Ruby DataStax Enterprise Driver

NOTE: The Ruby DataStax Enterprise Driver can be used solely with DataStax Enterprise. Please consult the license.

This driver is built on top of the DataStax Ruby driver for Apache Cassandra and enhanced for the adaptive data management and mixed workload capabilities provided by DSE. Therefore a lot of the underlying concepts are the same.

Documentation

Driver documentation can be found here.

In particular, you’ll find our Features and API sections very enlightening.

Compatibility

This driver works exclusively with the Cassandra Query Language v3 (CQL3), Cassandra’s native protocol, and DataStax Enterprise extensions to that protocol. The current version works with:

  • DataStax Enterprise 4.8 and above.
  • Ruby (MRI) 2.2, 2.3, 2.4
  • JRuby 9k

Note: DataStax products do not support big-endian systems.

Feedback Requested

Help us focus our efforts! Provide your input on the Ruby Driver Platform and Runtime Survey (we kept it short).

If you find an issue, please file an issue in our public JIRA. Please be sure to specify the affects-version (DSE-X.Y.Z).

You can also post questions in our forum.

Features

This driver exposes the following features of DSE 5.0:

Note that this driver is fully compatible with previous versions of DataStax Enterprise.

Installation

The driver is named dse-driver on rubygems.org and can easily be installed with Bundler or the gem program. It will download the appropriate Cassandra driver as well.

Upgrade

The driver is intended to have the same look and feel as the core driver to make upgrading from the core driver trivial. The only change is to replace references to the Cassandra module with Dse when creating the cluster object:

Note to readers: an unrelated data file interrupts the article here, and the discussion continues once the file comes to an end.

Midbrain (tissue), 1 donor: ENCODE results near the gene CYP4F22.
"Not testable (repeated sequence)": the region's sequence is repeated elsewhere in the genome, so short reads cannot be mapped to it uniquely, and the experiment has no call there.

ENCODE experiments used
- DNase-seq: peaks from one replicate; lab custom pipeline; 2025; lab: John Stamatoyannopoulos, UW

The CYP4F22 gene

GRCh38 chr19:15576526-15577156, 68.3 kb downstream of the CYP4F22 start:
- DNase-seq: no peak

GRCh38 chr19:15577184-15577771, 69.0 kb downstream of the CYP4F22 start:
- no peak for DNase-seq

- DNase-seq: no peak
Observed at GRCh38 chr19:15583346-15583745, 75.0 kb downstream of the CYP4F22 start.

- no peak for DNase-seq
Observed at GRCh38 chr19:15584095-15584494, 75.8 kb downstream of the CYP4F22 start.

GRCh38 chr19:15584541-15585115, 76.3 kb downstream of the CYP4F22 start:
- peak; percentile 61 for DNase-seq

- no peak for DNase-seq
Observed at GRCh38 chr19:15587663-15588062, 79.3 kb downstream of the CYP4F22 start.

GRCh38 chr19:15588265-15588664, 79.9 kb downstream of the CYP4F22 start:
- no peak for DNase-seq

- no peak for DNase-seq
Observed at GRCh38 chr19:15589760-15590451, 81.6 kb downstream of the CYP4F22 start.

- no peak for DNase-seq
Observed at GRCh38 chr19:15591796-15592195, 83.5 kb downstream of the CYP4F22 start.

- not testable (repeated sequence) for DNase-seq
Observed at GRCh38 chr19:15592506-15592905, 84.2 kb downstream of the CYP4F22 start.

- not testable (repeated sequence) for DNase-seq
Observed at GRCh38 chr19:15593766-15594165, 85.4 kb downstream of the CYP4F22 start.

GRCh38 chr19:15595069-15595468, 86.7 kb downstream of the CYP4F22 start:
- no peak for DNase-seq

require 'dse'

# This returns a Dse::Cluster instance
cluster = Dse.cluster

# This returns a Dse::Session instance
session = cluster.connect
rs = session.execute('select * from system.local')

Breaking changes in 2.0

This release adds support for graph execution profiles. As a result, the cluster-level graph_options object has been removed. That object is effectively stored in the :default_graph execution profile. However, since execution profiles are read-only, graph options in profiles cannot be manipulated. Instead, either specify new graph options at query execution time, or use separate execution profiles for your different scenarios.

Furthermore, the Dse::Graph::Options class is no longer in the public api. Instead of constructing a Dse::Graph::Options object and passing it to Session.execute_graph*, you must now pass the primitive graph options or specify the name of an execution profile that encapsulates the desired graph options. Similarly, when creating a Dse::Graph::Statement, you must specify primitive graph options instead of a Dse::Graph::Options object.

Since execution profiles are immutable, you must set expert options at construction time with the expert_options hash. See the documentation for more details.